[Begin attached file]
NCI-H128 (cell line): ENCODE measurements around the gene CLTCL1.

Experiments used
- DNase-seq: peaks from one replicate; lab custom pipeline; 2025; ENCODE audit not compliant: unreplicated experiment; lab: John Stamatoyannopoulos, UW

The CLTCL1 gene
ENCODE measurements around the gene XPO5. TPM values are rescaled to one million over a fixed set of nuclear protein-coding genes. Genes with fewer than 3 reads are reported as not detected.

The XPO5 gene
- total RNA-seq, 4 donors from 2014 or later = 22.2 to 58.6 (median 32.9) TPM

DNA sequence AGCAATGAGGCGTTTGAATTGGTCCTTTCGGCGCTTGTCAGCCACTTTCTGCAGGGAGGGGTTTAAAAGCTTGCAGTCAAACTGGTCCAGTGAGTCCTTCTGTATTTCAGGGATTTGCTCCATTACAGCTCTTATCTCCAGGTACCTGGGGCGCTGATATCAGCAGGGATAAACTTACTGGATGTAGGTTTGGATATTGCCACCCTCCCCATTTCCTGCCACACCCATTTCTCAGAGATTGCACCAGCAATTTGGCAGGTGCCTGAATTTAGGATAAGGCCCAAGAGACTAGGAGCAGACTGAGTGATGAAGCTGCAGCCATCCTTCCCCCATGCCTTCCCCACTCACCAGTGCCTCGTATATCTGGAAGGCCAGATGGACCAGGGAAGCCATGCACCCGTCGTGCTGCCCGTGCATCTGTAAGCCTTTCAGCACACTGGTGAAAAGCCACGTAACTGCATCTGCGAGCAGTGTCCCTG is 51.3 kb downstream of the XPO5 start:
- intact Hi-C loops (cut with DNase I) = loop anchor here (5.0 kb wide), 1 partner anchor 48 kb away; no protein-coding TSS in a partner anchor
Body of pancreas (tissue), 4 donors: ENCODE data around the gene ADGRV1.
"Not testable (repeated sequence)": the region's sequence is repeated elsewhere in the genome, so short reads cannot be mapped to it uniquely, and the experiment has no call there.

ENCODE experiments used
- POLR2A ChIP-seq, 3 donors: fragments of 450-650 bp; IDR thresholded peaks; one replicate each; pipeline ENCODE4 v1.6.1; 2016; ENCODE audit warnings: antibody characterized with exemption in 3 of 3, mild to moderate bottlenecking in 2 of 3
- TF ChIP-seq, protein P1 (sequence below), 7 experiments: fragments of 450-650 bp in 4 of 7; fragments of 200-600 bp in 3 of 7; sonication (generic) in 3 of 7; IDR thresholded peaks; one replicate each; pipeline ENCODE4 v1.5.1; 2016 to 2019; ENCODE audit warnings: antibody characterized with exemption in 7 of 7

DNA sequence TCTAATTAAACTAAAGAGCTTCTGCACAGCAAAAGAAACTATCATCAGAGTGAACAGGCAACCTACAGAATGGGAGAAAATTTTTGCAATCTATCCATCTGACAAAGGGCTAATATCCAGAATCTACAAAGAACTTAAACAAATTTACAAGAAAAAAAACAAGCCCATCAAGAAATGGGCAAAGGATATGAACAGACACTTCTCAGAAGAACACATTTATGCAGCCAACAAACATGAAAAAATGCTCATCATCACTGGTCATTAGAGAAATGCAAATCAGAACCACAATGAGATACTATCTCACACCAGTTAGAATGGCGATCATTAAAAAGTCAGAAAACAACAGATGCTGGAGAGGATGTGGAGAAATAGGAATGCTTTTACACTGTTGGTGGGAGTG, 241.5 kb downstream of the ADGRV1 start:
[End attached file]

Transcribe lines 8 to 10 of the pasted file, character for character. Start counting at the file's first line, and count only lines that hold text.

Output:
DNA sequence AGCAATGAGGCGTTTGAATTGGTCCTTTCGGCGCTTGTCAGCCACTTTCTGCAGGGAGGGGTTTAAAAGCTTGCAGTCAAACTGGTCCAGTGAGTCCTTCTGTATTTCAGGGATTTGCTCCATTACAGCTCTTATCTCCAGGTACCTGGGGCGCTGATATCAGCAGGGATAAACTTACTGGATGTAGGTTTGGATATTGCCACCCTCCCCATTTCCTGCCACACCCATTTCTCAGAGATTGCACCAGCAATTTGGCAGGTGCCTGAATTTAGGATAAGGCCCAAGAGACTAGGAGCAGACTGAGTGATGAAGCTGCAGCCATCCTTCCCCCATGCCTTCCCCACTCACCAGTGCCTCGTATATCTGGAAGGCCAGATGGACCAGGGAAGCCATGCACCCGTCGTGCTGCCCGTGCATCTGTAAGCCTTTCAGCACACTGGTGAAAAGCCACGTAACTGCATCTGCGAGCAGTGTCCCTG is 51.3 kb downstream of the XPO5 start:
- intact Hi-C loops (cut with DNase I) = loop anchor here (5.0 kb wide), 1 partner anchor 48 kb away; no protein-coding TSS in a partner anchor
Body of pancreas (tissue), 4 donors: ENCODE data around the gene ADGRV1.